Rovers’ parent company saw their allotment of shares grow by £7m earlier this month, the preferred method of the owners in funding the day-to-day running.

Each year, around three separate allotments take place, of anywhere from £4m to £7m, with the overall total now having ticked beyond £190m.

It often sparks debate about the running of the club, just over 10 years since VLL, which owns a 99.99 per cent stake in Rovers, was set up as part of the Rao family’s takeover.

Football finance Kieran Maguire was among those to pick up on the story, and discussed it further in his Price of Football podcast.

Rovers are now in their 10th season since relegation from the Premier League, also spending a one year in League One, and Maguire says he wouldn’t want to think of where Rovers would be without that continued investment.

While stating the owners weren’t ‘innocent bystanders’ in the early years of their tenure as Rovers dropped out of the top flight, Maguire said their returns on their investment have been slim.

He said: “I’m not going to paint them as innocent bystanders, when Venky’s acquired Blackburn Rovers it was a Premier League football club… and all that happened was they lost huge amounts of money.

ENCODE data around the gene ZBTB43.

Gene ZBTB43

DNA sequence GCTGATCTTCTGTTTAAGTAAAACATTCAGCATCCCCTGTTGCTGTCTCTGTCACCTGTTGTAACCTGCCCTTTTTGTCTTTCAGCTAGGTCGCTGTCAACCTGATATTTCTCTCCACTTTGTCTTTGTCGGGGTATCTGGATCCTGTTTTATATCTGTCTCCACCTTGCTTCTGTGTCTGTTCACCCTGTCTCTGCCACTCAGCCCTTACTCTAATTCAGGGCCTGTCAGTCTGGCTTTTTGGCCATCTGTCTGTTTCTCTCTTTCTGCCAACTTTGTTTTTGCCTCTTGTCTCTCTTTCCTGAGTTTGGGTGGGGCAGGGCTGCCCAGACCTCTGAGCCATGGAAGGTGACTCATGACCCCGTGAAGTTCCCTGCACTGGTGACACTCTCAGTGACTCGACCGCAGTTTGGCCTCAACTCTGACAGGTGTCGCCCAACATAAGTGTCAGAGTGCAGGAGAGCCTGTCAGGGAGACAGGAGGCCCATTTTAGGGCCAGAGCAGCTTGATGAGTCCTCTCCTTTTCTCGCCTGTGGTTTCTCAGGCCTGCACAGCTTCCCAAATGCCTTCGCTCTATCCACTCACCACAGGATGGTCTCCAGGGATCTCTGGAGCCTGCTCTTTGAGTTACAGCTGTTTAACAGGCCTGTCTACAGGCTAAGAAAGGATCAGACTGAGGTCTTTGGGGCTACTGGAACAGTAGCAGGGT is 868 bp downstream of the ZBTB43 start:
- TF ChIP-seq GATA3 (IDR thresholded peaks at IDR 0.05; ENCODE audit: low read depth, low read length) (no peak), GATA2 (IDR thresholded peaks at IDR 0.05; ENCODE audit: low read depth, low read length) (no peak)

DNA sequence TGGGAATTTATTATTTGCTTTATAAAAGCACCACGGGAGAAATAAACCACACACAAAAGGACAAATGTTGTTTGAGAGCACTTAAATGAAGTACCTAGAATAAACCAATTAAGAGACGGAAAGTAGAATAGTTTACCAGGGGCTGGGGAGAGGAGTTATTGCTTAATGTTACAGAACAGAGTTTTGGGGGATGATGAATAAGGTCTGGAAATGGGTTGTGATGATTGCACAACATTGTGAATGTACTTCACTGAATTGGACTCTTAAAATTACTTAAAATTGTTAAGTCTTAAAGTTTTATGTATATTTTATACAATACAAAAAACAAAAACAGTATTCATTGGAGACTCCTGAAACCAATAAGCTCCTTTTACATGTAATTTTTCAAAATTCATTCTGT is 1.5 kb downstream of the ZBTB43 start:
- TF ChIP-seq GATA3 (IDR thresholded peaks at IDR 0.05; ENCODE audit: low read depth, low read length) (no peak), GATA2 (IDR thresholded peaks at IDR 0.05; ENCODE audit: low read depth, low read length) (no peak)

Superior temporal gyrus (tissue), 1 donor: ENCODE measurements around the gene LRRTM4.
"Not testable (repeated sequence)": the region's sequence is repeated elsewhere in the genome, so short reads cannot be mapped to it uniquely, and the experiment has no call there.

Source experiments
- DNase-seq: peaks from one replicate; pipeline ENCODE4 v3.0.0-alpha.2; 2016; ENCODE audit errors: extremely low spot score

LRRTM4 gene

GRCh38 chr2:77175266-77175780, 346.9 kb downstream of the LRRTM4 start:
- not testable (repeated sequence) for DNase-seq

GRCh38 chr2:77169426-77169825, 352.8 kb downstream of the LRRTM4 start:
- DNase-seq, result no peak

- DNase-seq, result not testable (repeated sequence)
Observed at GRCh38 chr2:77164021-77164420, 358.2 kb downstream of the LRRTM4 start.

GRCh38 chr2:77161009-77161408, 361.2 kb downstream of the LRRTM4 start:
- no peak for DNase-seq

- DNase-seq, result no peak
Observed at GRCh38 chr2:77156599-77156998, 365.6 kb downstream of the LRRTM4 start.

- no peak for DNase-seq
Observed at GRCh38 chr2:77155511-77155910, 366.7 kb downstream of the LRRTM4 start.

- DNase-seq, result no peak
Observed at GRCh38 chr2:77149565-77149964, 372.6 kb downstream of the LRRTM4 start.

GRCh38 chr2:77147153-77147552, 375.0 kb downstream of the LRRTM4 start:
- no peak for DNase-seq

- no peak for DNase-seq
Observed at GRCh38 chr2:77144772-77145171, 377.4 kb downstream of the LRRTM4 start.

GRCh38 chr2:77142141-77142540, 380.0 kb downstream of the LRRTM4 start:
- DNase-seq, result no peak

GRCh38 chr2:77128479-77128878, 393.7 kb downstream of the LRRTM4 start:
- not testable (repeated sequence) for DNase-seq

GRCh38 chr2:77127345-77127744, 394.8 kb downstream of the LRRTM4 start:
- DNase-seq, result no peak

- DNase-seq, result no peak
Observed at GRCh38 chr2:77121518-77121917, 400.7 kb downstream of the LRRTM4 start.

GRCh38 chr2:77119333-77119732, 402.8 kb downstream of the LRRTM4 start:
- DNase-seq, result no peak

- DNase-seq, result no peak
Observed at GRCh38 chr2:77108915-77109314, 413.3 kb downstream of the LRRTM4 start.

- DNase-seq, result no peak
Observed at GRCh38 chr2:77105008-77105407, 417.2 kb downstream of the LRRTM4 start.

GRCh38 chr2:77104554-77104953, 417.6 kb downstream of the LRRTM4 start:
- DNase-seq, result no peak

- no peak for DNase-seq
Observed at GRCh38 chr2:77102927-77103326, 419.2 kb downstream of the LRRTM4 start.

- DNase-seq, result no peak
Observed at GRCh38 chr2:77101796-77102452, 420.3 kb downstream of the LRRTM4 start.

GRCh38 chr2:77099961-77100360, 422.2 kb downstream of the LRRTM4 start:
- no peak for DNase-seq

“They have now put in around £190m to the club, and Blackburn has spent the last decade in the Championship, some time in League One, so the rewards they have had have been pretty slim.

“But without them, I hate to think of the financial status of Blackburn and which division they would be playing in.

“They’ve just put in another £7m in the last few days and it appears every time the club looks down the back of the sofa they whistle and Venky’s said ‘just this once more we’ll write out a cheque’.”

The last allotment in September, of just over £6m, was one of three last year, with similar amounts in both January and June. The most recent is dated as February 2.

There were three separate share allotments in 2019, four in 2018 and three in 2017.

The accounts in the year to March 2019 showed a loss of £19.5m, up from £15.2m in 2018.

VLL is yet to publish its accounts for the year to March 2020, with those for the 12 months to March 2019 having been filed on Companies House in December 2019.